3. DURING THE STORM

Shelter is the name of the game during a storm. The object is to locate a “storm-safe” area within your home. The attributes of a “storm-safe” area includes a windowless room within the interior of your home on a low floor that does not flood. 

While taking shelter in this area within your home we advise that you listen for storm alerts and emergency information either on your local new network, AlertHouston, or the EAS system mentioned above. Do your diligence before hand and be prepared for power outages. Charge your devices and have a hand crank radio nearby to keep tabs on the EAS. In Houston you can tune in on KUHF 88.7 FM or KTRH 740 AM. 

These precautions should be taken assuming you haven’t already been told by your governing authority to evacuate. The decision to evacuate can and should be made prior to a mandatory evacuation though. You can’t do anything to “save your house” by staying put during a deadly storm. If Houston is going to get hit right on the chin by a severe named storm, it’s best not to wait for the authorities to tell you to leave.

4. IMMEDIATELY AFTER THE STORM

The biggest challenges lay in waiting after the storm has passed. By now your neighborhood is full of debris, trees and power lines are down and mangled together, hopefully your home is habitable and not saturated with flood water. The first step after the storm is to inspect the damage and begin the planning phase of cleanup. 

Some tips on this first phase of cleanup include conducting a roll call strait away. Contact friends and family to alert them of your condition and likewise ask about their condition.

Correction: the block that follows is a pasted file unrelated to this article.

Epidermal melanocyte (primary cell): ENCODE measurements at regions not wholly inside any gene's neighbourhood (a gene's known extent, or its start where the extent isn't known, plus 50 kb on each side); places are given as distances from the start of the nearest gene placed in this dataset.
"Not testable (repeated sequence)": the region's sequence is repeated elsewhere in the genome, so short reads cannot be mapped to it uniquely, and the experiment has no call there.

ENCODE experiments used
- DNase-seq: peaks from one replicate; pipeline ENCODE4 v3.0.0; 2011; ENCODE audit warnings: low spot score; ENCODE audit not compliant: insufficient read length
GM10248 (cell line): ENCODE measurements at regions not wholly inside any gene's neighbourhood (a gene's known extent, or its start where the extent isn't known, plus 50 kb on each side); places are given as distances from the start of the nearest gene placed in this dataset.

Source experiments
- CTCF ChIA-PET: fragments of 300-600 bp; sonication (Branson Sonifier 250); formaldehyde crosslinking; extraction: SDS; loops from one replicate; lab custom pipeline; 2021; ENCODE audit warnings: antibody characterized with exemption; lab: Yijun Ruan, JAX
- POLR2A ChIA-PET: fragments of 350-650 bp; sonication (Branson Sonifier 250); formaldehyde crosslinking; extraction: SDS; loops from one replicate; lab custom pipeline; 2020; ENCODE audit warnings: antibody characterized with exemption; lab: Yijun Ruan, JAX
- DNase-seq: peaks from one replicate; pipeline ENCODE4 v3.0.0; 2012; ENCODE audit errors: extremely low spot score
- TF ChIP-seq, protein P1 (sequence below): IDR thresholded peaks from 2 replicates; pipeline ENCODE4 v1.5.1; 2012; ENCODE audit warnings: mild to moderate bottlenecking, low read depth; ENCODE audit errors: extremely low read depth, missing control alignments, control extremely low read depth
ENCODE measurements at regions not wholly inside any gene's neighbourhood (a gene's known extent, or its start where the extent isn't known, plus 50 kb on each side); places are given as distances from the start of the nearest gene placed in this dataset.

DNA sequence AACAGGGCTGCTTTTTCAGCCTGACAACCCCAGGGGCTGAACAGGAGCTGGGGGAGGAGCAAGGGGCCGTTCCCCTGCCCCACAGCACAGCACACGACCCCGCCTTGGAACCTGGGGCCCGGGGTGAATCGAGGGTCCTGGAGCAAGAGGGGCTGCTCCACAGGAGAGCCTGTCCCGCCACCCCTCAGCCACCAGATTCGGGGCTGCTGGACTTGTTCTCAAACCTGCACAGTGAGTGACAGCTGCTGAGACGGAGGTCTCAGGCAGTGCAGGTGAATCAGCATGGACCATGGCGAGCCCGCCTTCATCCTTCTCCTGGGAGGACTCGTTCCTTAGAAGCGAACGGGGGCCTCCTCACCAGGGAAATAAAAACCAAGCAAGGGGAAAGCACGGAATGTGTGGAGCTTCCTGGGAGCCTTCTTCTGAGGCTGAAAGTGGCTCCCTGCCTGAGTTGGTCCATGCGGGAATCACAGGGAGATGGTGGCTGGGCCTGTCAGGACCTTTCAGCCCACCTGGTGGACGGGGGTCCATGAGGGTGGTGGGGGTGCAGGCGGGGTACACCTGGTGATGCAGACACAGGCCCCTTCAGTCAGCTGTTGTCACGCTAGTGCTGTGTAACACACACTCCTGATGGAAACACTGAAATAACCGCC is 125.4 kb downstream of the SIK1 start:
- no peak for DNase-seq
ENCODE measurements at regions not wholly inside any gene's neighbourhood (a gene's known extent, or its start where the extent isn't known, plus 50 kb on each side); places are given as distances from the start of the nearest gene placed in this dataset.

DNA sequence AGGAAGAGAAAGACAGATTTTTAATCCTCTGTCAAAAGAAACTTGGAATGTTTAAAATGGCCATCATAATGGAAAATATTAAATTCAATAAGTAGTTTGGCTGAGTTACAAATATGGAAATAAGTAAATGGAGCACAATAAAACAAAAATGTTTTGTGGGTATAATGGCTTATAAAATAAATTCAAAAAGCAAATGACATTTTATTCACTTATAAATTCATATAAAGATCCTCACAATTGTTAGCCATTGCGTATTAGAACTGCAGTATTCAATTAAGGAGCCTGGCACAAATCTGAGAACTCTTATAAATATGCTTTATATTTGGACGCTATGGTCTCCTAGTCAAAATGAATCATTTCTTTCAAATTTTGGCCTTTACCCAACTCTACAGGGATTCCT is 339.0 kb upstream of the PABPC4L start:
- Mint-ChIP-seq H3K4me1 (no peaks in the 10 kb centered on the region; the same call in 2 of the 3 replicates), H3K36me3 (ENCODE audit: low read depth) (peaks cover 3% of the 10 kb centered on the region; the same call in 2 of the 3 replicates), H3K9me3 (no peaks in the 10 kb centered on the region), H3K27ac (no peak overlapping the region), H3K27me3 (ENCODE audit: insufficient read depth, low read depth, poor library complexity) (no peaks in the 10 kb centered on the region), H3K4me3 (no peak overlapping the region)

Once you begin cleaning up it is important that you wear protective clothing in the event of sharp debris. Be weary of wading in flood water, which could also contain unseen sharp debris.  Take photos during this early phase for insurance purposes and begin the claims process with your insurance company as early as possible. It is likely that the insurance company will be backlogged with claims from the recent events. 

For more information on what to do post storm, visit https://www.readyharris.org/

5. STORM DAMAGE REPAIR

The storm has come and gone. The flood waters have receded. You have assessed your home and have contacted your insurance company to start the claims process. The long process of rebuilding has begun. 

While you might be eager to start this process right away, it is important that you vet contractors with diligence prior to hiring them. This process has been highlighted before by us on a previous blog post so we won’t go into detail on this. We do have a few tips for selecting a contractor specifically for insurance work. 

For starters, talk with your insurance adjuster. He/she is there to aid in the process and may have experience working with specific contractors in the area. 

Ask any contractors that you interview if they have any experience working alongside insurance companies on storm repair jobs. Insurance work is slightly different than regular work when it comes to construction. A fumbling contractor during the repair process will make your life stressful, as if it weren’t stressful enough post hurricane. 

Once you’ve selected a few contractors to pick from all of the standard rules apply when selecting a contractor. Things like researching the companies prior to them submitting bids, interviewing multiple contractors and asking them correct questions, and getting all proposals and scopes of work in writing prior to signing or submitting any form of deposit.

CONCLUSION

Hurricanes are scary events. Unfortunately we can’t prevent them. With the correct amount of diligence and preparedness and assuming mandatory evacuations aren’t in place, you can usually face a hurricane head on and be ok. While you might sustain some damage, some stress, and have to endure some inconveniences, you can make the experience as smooth as possible by preparing correctly and following through diligently once the storm is passed.